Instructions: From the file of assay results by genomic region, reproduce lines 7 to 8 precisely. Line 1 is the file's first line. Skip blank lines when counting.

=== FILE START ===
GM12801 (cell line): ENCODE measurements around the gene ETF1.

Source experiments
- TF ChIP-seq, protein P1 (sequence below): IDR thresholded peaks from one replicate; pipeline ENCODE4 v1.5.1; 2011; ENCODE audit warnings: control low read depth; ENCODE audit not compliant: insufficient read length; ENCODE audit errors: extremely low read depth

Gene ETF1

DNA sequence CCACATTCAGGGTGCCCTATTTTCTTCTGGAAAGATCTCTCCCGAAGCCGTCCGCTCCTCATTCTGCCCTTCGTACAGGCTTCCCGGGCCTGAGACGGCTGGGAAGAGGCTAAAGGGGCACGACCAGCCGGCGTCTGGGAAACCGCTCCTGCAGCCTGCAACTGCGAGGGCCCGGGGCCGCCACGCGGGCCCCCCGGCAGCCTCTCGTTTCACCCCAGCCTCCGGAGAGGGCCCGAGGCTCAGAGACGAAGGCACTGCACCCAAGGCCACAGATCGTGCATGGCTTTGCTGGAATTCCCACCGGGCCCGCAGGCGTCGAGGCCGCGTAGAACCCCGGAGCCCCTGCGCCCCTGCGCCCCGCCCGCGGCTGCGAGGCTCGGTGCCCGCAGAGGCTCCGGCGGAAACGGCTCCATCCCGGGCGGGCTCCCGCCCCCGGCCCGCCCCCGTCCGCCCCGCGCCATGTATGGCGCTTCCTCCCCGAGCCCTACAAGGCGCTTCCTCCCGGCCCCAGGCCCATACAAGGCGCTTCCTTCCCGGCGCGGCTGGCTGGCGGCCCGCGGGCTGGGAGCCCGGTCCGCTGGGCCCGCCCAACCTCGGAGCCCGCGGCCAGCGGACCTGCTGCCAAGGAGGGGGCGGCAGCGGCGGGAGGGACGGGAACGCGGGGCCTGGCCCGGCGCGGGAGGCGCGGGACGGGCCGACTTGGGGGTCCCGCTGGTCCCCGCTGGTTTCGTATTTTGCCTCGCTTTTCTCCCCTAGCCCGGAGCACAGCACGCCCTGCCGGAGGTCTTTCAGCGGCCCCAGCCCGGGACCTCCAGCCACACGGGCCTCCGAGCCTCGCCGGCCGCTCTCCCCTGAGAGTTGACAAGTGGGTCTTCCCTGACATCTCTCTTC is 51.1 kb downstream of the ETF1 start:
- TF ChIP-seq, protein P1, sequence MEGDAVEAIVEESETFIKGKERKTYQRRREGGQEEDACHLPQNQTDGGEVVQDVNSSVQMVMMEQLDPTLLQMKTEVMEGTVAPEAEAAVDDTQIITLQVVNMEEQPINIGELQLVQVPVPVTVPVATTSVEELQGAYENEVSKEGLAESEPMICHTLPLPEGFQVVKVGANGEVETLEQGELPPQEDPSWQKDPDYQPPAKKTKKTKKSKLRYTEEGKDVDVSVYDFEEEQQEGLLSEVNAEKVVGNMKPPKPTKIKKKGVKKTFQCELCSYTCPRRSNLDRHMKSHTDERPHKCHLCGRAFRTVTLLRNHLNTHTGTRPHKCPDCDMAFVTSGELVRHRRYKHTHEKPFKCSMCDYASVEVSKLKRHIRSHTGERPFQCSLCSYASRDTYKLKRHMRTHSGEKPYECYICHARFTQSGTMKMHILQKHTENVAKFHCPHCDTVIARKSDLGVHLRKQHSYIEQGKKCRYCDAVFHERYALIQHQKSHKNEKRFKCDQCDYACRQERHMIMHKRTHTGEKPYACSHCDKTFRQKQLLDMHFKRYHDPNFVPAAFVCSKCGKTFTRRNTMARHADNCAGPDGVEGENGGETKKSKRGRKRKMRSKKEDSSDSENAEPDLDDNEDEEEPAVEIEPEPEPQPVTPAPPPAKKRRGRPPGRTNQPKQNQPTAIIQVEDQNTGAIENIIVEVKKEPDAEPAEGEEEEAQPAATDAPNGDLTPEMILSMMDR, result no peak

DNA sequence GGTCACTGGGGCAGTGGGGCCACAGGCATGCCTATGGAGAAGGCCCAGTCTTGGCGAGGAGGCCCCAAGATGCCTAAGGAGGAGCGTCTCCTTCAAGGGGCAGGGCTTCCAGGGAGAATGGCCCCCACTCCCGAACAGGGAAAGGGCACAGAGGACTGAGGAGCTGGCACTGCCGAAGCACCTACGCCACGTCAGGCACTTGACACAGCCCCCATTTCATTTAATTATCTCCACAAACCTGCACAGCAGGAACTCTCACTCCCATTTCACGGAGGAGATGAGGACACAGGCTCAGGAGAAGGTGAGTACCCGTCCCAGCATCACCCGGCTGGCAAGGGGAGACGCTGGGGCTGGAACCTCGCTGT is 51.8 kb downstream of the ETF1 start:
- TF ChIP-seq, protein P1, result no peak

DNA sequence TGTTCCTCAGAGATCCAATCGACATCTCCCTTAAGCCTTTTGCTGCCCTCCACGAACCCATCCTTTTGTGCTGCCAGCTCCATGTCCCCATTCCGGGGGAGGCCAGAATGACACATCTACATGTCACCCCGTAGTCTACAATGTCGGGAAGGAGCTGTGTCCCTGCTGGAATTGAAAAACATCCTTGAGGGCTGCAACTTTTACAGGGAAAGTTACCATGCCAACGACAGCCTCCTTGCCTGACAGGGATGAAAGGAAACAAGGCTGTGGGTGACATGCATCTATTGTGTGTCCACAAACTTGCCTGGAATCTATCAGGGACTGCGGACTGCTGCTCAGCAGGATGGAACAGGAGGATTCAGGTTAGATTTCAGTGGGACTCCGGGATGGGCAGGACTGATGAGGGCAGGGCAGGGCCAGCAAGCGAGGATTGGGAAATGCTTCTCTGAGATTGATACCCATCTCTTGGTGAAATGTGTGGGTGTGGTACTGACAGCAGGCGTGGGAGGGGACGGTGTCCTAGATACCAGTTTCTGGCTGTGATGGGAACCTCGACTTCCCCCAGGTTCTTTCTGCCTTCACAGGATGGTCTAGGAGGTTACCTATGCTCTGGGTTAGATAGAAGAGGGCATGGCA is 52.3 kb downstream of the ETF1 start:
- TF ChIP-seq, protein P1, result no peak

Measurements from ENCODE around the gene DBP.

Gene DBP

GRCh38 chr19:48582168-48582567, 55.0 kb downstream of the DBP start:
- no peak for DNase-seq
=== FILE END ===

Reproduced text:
DNA sequence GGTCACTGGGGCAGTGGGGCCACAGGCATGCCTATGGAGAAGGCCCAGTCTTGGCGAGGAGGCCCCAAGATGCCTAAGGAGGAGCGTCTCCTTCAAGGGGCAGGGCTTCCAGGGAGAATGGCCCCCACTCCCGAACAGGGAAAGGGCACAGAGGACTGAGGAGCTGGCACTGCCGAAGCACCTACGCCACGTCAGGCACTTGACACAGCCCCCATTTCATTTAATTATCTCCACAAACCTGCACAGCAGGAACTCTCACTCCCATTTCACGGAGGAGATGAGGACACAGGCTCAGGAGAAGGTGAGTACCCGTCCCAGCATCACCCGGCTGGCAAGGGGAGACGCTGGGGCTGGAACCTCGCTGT is 51.8 kb downstream of the ETF1 start:
- TF ChIP-seq, protein P1, result no peak